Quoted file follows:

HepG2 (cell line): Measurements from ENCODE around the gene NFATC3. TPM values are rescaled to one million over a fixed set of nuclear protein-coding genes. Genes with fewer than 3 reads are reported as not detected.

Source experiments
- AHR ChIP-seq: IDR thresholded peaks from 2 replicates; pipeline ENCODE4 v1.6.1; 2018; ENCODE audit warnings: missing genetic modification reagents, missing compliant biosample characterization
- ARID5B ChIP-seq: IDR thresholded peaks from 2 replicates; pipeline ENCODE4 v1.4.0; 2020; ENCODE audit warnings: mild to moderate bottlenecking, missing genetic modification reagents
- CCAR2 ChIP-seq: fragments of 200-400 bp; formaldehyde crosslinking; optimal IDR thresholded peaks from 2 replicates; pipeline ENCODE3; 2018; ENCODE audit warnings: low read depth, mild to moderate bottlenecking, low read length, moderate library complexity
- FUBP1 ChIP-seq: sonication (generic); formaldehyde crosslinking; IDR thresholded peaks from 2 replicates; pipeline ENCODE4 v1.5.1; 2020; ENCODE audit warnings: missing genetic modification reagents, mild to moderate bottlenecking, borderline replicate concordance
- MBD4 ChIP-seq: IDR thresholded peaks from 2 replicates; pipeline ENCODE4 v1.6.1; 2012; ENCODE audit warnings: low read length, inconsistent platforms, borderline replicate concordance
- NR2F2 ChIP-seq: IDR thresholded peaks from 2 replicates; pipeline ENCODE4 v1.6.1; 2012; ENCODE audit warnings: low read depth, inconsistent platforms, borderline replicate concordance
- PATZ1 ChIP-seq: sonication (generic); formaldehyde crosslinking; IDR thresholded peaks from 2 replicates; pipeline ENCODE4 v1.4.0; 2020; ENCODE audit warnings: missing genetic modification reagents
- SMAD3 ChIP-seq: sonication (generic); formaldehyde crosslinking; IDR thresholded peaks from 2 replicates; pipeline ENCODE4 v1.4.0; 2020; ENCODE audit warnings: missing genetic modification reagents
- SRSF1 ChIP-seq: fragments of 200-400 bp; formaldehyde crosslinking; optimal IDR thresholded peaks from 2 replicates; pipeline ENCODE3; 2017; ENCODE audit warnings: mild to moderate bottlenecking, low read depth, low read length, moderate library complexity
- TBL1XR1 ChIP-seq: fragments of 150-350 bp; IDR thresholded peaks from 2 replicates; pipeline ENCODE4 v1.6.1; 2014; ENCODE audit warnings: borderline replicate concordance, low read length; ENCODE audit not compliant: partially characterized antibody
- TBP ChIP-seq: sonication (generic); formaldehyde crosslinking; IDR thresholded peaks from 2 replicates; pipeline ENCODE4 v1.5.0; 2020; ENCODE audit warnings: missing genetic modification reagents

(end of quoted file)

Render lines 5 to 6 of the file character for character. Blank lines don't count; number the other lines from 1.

- CCAR2 ChIP-seq: fragments of 200-400 bp; formaldehyde crosslinking; optimal IDR thresholded peaks from 2 replicates; pipeline ENCODE3; 2018; ENCODE audit warnings: low read depth, mild to moderate bottlenecking, low read length, moderate library complexity
- FUBP1 ChIP-seq: sonication (generic); formaldehyde crosslinking; IDR thresholded peaks from 2 replicates; pipeline ENCODE4 v1.5.1; 2020; ENCODE audit warnings: missing genetic modification reagents, mild to moderate bottlenecking, borderline replicate concordance